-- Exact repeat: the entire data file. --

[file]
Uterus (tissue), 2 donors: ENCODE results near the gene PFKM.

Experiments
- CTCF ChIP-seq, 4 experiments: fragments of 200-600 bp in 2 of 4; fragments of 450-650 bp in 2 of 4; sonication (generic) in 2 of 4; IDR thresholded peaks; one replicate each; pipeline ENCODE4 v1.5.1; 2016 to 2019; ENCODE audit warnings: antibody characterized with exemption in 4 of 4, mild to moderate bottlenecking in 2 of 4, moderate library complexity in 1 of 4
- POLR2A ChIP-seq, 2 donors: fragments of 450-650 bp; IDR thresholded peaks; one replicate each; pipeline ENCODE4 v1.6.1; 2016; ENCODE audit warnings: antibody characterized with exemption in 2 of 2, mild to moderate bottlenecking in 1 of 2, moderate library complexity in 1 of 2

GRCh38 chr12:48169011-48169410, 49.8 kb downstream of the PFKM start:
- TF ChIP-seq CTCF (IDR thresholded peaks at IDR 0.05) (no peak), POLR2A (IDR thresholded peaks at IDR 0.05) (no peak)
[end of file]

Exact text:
Uterus (tissue), 2 donors: ENCODE results near the gene PFKM.

Experiments
- CTCF ChIP-seq, 4 experiments: fragments of 200-600 bp in 2 of 4; fragments of 450-650 bp in 2 of 4; sonication (generic) in 2 of 4; IDR thresholded peaks; one replicate each; pipeline ENCODE4 v1.5.1; 2016 to 2019; ENCODE audit warnings: antibody characterized with exemption in 4 of 4, mild to moderate bottlenecking in 2 of 4, moderate library complexity in 1 of 4
- POLR2A ChIP-seq, 2 donors: fragments of 450-650 bp; IDR thresholded peaks; one replicate each; pipeline ENCODE4 v1.6.1; 2016; ENCODE audit warnings: antibody characterized with exemption in 2 of 2, mild to moderate bottlenecking in 1 of 2, moderate library complexity in 1 of 2

GRCh38 chr12:48169011-48169410, 49.8 kb downstream of the PFKM start:
- TF ChIP-seq CTCF (IDR thresholded peaks at IDR 0.05) (no peak), POLR2A (IDR thresholded peaks at IDR 0.05) (no peak)